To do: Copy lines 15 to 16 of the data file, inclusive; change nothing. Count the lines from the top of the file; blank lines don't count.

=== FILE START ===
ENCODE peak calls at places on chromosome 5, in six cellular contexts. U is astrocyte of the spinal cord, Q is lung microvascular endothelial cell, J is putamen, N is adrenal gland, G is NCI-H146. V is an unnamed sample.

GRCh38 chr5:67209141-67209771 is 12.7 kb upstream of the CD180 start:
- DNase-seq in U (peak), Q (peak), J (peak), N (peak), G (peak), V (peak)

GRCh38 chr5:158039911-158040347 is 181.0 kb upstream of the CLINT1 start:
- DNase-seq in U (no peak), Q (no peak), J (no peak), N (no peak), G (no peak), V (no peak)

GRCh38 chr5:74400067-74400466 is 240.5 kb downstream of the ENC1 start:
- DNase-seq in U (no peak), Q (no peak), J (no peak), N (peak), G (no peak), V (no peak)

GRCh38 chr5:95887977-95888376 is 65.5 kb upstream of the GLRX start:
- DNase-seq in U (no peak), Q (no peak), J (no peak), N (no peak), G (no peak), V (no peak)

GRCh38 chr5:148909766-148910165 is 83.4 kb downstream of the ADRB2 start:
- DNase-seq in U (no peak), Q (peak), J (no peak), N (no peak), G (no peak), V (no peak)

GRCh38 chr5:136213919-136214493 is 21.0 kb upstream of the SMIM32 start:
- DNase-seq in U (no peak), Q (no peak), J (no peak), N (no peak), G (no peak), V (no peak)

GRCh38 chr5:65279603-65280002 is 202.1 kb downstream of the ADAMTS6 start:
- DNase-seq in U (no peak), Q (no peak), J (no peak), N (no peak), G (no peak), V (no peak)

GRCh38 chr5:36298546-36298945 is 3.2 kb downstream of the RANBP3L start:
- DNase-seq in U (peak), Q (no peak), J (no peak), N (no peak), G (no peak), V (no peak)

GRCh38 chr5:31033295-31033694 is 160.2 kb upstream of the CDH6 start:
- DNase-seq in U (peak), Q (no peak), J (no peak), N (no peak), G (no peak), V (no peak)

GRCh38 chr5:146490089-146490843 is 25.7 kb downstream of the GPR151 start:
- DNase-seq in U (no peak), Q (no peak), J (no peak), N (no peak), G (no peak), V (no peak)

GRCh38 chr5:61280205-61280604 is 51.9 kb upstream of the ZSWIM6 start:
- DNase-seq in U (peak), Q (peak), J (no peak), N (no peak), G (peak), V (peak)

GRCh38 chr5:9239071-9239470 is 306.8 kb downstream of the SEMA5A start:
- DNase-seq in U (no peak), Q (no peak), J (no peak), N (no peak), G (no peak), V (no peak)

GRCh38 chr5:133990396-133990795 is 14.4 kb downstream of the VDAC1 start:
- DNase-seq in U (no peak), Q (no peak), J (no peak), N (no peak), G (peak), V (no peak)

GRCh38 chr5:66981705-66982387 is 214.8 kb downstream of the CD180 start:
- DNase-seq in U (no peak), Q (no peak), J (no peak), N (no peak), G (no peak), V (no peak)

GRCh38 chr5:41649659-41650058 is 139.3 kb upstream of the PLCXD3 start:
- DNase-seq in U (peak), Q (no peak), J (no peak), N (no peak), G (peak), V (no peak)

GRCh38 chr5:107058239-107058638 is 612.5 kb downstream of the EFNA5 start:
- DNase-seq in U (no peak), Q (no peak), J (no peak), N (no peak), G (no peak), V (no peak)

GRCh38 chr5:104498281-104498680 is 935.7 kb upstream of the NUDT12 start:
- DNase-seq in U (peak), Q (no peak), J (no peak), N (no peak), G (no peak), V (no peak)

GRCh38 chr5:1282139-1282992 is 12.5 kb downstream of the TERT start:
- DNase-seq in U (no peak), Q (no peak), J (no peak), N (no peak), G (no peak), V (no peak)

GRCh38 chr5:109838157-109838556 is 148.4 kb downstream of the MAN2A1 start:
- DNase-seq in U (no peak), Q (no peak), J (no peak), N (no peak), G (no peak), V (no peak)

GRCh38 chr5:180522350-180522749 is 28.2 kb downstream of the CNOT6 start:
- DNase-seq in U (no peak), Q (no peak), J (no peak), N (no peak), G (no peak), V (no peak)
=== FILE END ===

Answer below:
- DNase-seq in U (no peak), Q (no peak), J (no peak), N (no peak), G (no peak), V (no peak)

GRCh38 chr5:36298546-36298945 is 3.2 kb downstream of the RANBP3L start: